Thomas White Interview

This week sees the release of Thomas White’s new album Yalla, and I thought I’d find out a bit more about from him via the pubs he lists in the lyrics of the closing track English Sargasso: The Dorset, the Hand in Hand, Fitzherbert’s and The Globe.

Thomas White - Yalla!

We start things off at The Dorset, or to give it it’s full title, The Dorset Street Bar. There are records of The Dorset being a pub going back to 1845, so it’s been a firm fixture in Brighton for quite some time. Continue reading

Bleeding Hearts Club / Recordings Profile

Firstly, an apology from me. This was meant to be an interview with Chris Davies, Head honcho of Bleeding Hearts Recordings, and the man behind the long running Bleeding Hearts Club at the Albert. We met and had a good long chat over a few pints, with the intention of turning our conversation into a riveting article about what it’s like to run a label and how to start a successful night. But I forgot to press record. So all I have is my recollection, and none of great quotes which would have made it a much better read. Bleeding Hearts is still something worth writing about though – the night is going from strength to strength, and next Monday the label is putting out Thomas White’s third solo album – so there’s never been a better time to write about them. Anyway, enough with the apologies, and onto the article.

Chris Davies of Bleeding Hearts Recordings

Mid-way through the nineties, Chris Davies headed down to Brighton from the Midlands for a weekend, and ended up staying. He didn’t have any plans to become a leading figure in the local music industry but managed to just fall into running the city’s longest running nights and starting up a record label putting out records by some of the best local talent.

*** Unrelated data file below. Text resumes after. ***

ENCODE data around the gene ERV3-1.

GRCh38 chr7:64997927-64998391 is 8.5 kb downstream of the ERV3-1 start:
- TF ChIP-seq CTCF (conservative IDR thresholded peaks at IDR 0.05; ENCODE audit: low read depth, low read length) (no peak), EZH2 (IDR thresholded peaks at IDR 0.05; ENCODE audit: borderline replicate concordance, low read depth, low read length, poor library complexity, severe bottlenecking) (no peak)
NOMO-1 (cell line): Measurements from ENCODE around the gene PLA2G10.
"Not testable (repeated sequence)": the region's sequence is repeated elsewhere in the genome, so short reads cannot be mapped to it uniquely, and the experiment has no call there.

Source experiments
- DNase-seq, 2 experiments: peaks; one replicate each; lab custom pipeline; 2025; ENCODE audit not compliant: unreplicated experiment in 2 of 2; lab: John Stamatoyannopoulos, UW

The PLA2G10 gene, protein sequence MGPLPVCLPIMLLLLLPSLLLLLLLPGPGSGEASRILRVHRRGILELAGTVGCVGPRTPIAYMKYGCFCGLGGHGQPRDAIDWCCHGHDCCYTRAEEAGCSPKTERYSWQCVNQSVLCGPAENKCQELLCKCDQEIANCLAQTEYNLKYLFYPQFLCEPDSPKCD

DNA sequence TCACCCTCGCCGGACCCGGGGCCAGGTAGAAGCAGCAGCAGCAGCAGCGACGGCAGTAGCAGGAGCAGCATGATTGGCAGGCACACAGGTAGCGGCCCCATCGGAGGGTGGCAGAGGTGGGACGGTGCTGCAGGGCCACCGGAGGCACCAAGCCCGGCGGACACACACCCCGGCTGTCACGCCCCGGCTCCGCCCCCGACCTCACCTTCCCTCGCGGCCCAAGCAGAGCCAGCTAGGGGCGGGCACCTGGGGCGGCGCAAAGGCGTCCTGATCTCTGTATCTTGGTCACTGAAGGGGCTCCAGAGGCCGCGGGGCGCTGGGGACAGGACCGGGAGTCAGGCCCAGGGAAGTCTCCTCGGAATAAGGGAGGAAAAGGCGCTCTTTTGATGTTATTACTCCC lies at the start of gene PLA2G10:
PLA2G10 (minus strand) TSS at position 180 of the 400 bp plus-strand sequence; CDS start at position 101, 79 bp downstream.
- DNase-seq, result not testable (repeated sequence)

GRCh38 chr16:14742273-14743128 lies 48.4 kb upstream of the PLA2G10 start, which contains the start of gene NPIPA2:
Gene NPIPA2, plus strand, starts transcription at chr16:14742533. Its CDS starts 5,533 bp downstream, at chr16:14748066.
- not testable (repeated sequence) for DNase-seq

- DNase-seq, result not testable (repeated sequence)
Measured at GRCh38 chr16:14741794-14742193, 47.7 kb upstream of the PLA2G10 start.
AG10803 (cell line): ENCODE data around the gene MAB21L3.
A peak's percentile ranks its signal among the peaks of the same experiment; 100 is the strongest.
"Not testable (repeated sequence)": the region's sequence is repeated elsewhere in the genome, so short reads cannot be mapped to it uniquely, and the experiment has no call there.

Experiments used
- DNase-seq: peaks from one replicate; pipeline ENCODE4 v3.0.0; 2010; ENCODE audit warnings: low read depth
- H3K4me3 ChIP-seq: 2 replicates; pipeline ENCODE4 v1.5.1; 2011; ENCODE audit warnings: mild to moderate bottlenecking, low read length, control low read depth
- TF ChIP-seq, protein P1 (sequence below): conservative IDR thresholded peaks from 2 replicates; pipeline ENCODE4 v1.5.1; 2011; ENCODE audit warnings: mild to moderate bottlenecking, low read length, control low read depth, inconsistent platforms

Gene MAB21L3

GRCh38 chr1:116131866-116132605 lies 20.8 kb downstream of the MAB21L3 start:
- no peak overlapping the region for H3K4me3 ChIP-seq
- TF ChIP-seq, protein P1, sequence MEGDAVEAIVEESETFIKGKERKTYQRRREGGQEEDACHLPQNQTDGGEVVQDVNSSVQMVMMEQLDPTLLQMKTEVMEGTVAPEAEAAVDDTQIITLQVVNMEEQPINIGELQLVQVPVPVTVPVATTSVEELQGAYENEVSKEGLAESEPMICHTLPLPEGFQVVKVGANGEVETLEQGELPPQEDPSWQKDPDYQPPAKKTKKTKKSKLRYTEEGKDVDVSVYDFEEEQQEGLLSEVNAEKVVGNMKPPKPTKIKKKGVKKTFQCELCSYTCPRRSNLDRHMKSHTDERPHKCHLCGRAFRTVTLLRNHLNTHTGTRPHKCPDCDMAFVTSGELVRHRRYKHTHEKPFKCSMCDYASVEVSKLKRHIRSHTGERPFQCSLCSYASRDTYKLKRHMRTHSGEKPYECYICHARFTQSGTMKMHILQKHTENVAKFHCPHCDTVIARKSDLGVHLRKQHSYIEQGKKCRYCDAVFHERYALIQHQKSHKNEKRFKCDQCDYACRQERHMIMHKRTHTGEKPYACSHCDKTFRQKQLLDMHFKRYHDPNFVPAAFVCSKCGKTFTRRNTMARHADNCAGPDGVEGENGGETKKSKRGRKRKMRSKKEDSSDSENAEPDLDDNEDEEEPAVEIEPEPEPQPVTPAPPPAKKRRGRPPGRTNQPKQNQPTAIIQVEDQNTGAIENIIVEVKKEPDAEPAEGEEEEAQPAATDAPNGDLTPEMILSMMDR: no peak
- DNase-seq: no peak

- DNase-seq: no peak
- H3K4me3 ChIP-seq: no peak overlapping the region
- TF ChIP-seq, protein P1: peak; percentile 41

The first Bleeding Hearts Club was around nine years ago. Chris was working at Borders, and lots of his colleagues were musicians, so to provide them with a platform, The Bleeding Hearts Club was born. At the beginning, it never had any real agenda – the music policy was defined pretty much by the acts that were around at the time – but over time the night settled into an acoustic folk type affair. At times, it’s been completely unplugged without any amplification, and the only light coming from candles on the tables. Other times Chris has been a bit playful and put on bands who don’t quite fit the mould, to have a poke at audience members who are taking things a bit too seriously. His philosophy is that the music is there to be enjoyed, not over analysed. Respect the music and be quiet when the bands are on, but also respect everyone at the night who are there to enjoy things.

A few years ago, the night was in a creative trough, and feeling unappreciated (speak to any promoter in town, and they’ll tell you what a thankless task it is) Chris put the night on hold. You can’t keep a good man down though, and it was around this time that Bleeding Hearts Recordings was born. The first release was a compilation of some of Chris’ favourite acts who he’d put on, and in the past 18 months, there’s been an assortment of vinyl, cds and downloads from the likes of BirdEngine, King James, Mute Swimmer, and The Robot Heart. A few months into running the label, the nights restarted, after the realisation that an act could sound good on tape, but it’s how they perform and how they interact with the audience that really matters.